The Celtic Tiger was, and is still,a euphemism for unfettered greed. A distasteful reminder of why we wanted distance from our colonial masters.A concept that has left our social fabric in tatters.

    We do not need advice nor scarcely concealed malignant pressure from an ape of the bastards we died to free ourselves from.

    We have only one right, our right to decide at our front door what we stand for. And we choose democracy as a general rule, for the good of all, weak or strong, rich or poor,notwithstanding that sometimes, this democracy concept may not individually suit us. But we accept it as a general rule for the common good.

    Take away that right, take away our general acceptance of democracy, our ability to choose and determine our security and future, then the people will react to preserve that which they hold dear.

    Family, Community and Security.

    Thank you David McWilliams for sending what will probably turn out to be a seminal warning to these clowns of fools.

    Thank you for your courage and selflessness. It has cost you dear and you will have my support at all times.


    • Malcolm McClure

      Furrylugs and David: I agree that supporting local initiatives is a viable survival strategy but growth of the Irish economy requires organization and co-operation on the model established by the multinational companies, not by the GAA.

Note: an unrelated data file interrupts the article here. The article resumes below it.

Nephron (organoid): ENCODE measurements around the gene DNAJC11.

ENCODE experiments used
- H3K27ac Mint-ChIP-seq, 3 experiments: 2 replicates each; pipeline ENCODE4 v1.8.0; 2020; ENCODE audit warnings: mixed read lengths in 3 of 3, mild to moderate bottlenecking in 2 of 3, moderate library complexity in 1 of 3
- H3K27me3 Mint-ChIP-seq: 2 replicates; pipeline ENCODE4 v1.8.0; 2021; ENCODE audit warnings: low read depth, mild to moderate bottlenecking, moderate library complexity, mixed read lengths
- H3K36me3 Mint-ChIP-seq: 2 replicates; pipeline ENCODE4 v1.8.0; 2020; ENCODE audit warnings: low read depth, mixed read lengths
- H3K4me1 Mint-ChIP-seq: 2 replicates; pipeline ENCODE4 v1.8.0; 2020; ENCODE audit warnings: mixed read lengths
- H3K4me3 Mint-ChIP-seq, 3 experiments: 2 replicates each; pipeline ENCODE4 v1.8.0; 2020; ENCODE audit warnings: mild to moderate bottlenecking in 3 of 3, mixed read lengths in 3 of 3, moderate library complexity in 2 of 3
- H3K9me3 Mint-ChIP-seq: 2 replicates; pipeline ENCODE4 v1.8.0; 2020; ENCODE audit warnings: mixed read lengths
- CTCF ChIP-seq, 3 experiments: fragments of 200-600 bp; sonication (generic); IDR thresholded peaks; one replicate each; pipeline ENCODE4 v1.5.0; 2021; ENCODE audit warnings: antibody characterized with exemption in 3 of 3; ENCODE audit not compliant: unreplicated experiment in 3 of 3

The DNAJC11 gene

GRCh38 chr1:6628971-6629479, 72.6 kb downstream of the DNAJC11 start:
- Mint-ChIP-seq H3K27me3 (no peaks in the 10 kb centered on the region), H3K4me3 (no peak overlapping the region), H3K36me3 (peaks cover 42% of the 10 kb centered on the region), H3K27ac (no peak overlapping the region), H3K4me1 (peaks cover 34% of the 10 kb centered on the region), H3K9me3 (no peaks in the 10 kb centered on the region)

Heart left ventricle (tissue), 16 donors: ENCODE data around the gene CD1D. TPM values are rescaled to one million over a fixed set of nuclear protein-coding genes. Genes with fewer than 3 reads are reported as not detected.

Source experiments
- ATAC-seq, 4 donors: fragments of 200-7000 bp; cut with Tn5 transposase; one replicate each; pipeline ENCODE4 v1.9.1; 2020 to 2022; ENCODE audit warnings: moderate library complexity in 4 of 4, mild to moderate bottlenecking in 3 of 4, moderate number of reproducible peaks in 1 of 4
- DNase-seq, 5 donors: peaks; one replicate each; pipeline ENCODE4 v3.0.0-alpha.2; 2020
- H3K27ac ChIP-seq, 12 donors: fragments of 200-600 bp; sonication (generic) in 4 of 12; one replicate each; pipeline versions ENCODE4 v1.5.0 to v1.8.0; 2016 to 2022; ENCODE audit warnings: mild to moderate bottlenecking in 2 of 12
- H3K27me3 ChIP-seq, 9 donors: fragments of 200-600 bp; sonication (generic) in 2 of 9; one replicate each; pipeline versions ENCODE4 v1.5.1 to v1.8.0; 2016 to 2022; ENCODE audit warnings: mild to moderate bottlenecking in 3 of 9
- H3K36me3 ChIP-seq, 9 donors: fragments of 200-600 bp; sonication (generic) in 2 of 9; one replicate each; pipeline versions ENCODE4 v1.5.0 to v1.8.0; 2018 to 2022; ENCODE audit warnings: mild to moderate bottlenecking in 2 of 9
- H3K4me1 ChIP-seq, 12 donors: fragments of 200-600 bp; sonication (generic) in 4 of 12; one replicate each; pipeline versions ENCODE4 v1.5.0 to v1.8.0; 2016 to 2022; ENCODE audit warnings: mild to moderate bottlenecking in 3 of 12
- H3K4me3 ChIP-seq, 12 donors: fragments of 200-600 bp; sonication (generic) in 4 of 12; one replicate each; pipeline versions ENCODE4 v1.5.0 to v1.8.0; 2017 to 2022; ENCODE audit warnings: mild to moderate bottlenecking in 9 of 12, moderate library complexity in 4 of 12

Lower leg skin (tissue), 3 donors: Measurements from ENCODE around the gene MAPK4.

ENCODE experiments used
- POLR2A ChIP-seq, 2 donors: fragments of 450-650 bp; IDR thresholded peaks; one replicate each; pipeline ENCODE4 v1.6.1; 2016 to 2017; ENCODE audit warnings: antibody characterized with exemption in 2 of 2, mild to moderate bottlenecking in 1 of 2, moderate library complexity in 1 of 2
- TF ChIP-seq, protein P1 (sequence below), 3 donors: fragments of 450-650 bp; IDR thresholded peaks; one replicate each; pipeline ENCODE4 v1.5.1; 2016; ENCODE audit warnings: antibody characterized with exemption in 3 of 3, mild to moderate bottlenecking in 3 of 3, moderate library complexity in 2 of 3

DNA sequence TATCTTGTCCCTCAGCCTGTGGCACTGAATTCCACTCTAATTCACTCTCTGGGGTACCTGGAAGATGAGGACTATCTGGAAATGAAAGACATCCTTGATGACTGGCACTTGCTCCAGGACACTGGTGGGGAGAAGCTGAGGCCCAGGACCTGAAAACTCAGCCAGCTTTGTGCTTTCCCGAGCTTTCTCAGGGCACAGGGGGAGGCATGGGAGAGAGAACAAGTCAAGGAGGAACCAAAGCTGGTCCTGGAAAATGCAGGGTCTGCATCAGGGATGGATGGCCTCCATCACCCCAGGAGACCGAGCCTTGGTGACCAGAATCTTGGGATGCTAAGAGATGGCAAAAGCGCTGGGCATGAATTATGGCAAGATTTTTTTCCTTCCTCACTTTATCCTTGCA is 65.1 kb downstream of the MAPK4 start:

The praiseworthy objective of the GAA is to support and nurture a local sense of identity that reaches its acme at the county level. The GAA then pits the counties against each other in pursuit of the Sam, thus vitiating against inter-county co-operation at even a province level. Does the GAA encourage the formation of an interprovincial championship? Is there any meaningful national GAA team to compare with that supported by rugby fans?

      In contrast, the multinational model is hierarchical at all levels, like the Catholic church. Modern Irish people distrust hierarchies, believing that every man Jack of us is as good as his master.

      Think about that for a few seconds.

  32. Homesick

    I don’t see Seanie Boy paying back his debts, so there is a way besides paying back. Borrow $1m it is your problem, borrow $1bn and it is the bank’s problem. The amount Anglo borrowed from the bondholders is their problem, not the Irish taxpayers.

  33. murray

    As usually a brillant article with very good points.

    However after watching “Frontline”.
    I conclude that the Final Wave of debt and Corruption is ready to wash over us.
    The IMF wolf is at the door and Fianna fail
    (The Rob the Public Party) fall among themselves like something out of Zombie movie.

    Brian “Our Plan is Working” Lenihan still acts like a gobshite and takes advice from his ‘friendly’ bankers.

    Labour and their offering of a political pairing to bale out the tramps in Fianna Fail, coupled with their display on Pat Kennys show really showed themselves up.